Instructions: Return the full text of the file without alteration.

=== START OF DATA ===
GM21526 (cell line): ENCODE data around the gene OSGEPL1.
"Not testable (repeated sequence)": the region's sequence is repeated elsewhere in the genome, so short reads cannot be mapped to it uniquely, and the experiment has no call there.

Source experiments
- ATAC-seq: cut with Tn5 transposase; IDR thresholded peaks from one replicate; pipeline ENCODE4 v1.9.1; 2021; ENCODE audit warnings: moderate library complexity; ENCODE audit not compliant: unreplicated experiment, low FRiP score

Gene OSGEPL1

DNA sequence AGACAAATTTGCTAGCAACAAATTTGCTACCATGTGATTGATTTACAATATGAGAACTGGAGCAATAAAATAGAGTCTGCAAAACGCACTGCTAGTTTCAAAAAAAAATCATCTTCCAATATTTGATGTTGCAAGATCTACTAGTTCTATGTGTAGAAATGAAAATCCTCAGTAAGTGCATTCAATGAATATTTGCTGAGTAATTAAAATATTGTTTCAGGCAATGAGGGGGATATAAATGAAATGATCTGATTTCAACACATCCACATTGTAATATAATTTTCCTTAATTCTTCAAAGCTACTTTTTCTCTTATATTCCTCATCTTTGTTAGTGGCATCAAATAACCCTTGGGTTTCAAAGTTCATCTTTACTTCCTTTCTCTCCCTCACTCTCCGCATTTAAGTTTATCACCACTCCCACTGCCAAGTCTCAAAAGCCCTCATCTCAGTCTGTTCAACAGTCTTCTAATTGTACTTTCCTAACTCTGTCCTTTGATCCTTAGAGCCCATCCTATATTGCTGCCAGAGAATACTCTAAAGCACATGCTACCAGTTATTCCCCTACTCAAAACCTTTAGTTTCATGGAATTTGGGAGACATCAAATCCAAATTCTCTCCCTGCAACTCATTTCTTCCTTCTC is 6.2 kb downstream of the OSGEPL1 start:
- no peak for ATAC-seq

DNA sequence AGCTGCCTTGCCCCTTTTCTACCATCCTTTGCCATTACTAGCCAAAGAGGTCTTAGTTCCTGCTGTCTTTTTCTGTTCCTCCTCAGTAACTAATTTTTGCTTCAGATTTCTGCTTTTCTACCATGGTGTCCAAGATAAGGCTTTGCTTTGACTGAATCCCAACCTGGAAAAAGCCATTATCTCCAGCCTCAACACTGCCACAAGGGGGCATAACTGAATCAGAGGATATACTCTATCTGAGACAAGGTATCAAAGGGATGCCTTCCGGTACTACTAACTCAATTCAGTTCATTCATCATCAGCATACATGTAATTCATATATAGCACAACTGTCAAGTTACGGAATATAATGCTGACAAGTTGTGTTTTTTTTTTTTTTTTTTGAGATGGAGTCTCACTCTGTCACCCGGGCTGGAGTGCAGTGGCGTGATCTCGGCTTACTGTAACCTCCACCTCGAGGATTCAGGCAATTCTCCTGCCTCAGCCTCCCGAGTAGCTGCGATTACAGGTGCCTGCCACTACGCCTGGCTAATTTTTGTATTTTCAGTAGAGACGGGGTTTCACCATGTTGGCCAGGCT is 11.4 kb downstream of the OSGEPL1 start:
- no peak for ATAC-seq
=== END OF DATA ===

GM21526 (cell line): ENCODE data around the gene OSGEPL1.
"Not testable (repeated sequence)": the region's sequence is repeated elsewhere in the genome, so short reads cannot be mapped to it uniquely, and the experiment has no call there.

Source experiments
- ATAC-seq: cut with Tn5 transposase; IDR thresholded peaks from one replicate; pipeline ENCODE4 v1.9.1; 2021; ENCODE audit warnings: moderate library complexity; ENCODE audit not compliant: unreplicated experiment, low FRiP score

Gene OSGEPL1

DNA sequence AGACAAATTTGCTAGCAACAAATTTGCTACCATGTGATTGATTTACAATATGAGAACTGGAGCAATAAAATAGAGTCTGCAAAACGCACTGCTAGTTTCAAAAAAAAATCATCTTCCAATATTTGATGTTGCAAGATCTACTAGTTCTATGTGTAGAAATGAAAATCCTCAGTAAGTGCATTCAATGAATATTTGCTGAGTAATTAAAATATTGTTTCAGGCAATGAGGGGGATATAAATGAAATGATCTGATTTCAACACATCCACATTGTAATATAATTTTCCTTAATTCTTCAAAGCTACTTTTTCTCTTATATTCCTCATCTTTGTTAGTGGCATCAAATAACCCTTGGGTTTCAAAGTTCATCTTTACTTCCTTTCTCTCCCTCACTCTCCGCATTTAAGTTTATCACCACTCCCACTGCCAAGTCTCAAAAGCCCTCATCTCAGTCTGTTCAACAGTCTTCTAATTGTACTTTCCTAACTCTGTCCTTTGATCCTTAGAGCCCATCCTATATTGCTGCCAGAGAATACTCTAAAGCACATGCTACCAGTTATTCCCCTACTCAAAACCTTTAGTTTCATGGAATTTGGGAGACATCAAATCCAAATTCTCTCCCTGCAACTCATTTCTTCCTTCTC is 6.2 kb downstream of the OSGEPL1 start:
- no peak for ATAC-seq

DNA sequence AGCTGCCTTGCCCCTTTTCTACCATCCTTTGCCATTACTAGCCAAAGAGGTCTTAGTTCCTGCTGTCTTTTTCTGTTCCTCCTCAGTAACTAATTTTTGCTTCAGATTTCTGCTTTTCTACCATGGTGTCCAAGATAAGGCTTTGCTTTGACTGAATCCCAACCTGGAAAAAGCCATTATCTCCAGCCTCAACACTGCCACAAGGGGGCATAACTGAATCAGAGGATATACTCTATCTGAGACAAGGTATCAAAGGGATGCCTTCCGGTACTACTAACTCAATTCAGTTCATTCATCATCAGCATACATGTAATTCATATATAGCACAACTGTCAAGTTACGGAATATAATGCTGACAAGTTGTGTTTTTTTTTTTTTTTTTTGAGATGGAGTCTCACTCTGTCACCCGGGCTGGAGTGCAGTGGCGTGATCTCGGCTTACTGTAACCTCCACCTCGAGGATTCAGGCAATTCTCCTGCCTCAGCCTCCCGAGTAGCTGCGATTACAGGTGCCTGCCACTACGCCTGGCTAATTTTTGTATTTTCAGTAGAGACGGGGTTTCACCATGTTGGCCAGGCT is 11.4 kb downstream of the OSGEPL1 start:
- no peak for ATAC-seq